Does your blog have competitors? If you blog for your business, it does. We’re setting up several new blogs for clients this week, and we’re checking out the competition for each. Doing this allows us to identify the best strategy for each. Have you checked out your competition?
It’s easy with a blog search. Go to Google and search with your primary keywords. Under the “Google” logo there’s a list. Click on “More” …
… and then on “Blogs.”
I’m not trying to play favorites; bing doesn’t offer blog search. You can search for your keyword + blogs at bing:
The interesting thing about these results, to me, was that none of them was a blog. The CNC Shopping Blog had some photos of Indramat drives, but the others were spam sites. Google didn’t turn up much better, frankly — here, in its entirety, is the top-ranked blog result at Google:
When you see results like these, you have found a great opportunity. Essentially, no one is blogging about this subject. There are forums on the topic and people have questions, so a blog that answers those questions is in a strong position to capture some search traffic. We’ll be blogging on a wide range of related topics for this client.
Another client shows completely different results. The primary keyword returns not just lots and lots of blogs, but some very good ones, too, including the blogs of national magazines and manufacturing companies. Our brand new blog can’t compete in that space right now.
On to step two: move down from the primary keyword to more specific, less competitive keywords.
This term looks, on the SERPs, as though it is also highly competitive — but when we click through, we see a different story. Here are the introductory sentences from a couple of choices that show above the fold:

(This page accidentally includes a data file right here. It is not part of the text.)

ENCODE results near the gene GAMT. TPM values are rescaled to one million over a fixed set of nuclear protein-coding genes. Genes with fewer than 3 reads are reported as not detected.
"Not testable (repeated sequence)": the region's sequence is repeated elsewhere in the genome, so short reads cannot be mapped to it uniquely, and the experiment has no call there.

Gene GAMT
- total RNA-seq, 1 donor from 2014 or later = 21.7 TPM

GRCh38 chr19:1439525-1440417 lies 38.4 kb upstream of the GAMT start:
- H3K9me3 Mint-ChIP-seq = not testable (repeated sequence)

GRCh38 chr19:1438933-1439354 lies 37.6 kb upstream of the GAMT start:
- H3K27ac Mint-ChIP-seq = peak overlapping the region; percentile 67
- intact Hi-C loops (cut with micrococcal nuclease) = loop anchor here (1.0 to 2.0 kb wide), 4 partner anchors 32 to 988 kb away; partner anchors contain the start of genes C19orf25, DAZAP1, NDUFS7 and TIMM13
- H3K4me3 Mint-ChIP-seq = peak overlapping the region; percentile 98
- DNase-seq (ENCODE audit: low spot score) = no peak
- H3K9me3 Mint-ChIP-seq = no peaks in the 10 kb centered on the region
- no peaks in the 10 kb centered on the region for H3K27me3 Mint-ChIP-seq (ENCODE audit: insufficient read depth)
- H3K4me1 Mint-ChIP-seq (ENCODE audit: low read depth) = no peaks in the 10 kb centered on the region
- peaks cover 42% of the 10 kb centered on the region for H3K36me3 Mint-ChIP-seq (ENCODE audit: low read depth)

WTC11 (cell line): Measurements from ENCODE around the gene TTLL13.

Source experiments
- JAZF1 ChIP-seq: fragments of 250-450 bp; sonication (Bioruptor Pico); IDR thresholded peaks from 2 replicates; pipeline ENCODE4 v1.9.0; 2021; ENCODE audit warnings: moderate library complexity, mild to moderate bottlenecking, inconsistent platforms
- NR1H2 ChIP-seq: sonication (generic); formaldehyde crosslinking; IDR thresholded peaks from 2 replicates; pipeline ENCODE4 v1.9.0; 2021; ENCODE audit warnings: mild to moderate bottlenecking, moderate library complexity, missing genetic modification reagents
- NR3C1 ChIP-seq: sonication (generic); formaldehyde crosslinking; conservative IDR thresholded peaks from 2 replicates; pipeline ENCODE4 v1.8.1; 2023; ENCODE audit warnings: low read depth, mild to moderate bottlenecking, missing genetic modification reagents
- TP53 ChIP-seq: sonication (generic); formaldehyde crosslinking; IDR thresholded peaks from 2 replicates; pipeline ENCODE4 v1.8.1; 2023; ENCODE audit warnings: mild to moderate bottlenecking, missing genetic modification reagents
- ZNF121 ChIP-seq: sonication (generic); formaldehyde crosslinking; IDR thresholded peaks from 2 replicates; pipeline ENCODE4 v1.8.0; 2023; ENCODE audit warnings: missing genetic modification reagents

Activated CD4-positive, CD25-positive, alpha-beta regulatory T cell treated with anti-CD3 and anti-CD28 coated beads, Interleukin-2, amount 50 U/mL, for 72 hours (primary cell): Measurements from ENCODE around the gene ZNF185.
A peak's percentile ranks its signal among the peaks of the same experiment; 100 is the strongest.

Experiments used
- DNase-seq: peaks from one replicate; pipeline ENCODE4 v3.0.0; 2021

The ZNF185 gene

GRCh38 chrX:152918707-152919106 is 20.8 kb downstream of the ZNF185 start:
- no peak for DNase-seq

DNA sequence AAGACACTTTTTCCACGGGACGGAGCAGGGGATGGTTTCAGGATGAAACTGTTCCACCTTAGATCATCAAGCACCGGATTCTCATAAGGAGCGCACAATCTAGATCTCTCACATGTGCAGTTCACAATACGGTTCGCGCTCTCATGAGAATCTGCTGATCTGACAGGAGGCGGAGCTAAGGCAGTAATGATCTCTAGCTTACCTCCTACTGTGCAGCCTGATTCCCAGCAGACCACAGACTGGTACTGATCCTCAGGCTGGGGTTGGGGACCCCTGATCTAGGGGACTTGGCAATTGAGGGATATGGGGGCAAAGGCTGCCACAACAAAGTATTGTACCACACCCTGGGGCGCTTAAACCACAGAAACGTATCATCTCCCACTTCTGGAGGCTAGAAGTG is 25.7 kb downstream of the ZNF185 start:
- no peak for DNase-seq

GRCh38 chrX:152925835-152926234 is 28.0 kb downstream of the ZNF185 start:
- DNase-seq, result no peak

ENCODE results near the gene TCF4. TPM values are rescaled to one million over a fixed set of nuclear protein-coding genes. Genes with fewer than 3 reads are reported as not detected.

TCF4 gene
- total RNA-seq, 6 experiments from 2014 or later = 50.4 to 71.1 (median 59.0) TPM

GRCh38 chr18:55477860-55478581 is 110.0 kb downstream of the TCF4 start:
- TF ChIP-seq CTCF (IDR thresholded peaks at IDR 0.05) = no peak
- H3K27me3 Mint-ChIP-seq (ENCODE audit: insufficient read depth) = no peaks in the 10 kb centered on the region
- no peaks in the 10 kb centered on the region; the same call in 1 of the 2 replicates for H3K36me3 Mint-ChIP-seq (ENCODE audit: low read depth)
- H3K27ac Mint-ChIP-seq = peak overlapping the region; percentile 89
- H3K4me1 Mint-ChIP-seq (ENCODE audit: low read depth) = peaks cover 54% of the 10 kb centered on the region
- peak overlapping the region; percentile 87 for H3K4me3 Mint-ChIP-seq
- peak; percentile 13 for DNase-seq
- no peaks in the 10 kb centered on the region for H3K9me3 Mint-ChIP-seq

- “Are you planning for a mountain rock climbing? You should have all the safety gears before you get into the motion.”
- “Rising is usually a sport that may be bold and fascinating but will also entails some level of possibility. These hazards is usually reduced in case the appropriate gear is needed. “
These are fake blogs — machine-generated posts or posts written on the cheap by offshore labor at a few cents a post. We can eat their lunch.
Since this client is a brick and mortar store with a local clientele, we also check out the blogs of their local competitors. Both major competitors have up to date “Events” sections, but neither has an informational blog. Searches for regional variants on this client’s primary keywords also show opportunities.
For this client, too, we’ll write a good variety of useful stuff that will bring customers back often. However, we’ll pay attention to the keywords and phrases that turned up strong competitive possibilities. As we add excellent content, and our new blog will gain strength. Eventually, we can be a major player. Right now, insisting on trying to compete for our major keyword would just make it less likely that we’d show up for the terms that would be better opportunities for us.
Your blog can help you show up when your customers (and potential customers) search for information at many different points in their decision making process. Checking out the competition helps you identify your best strategies.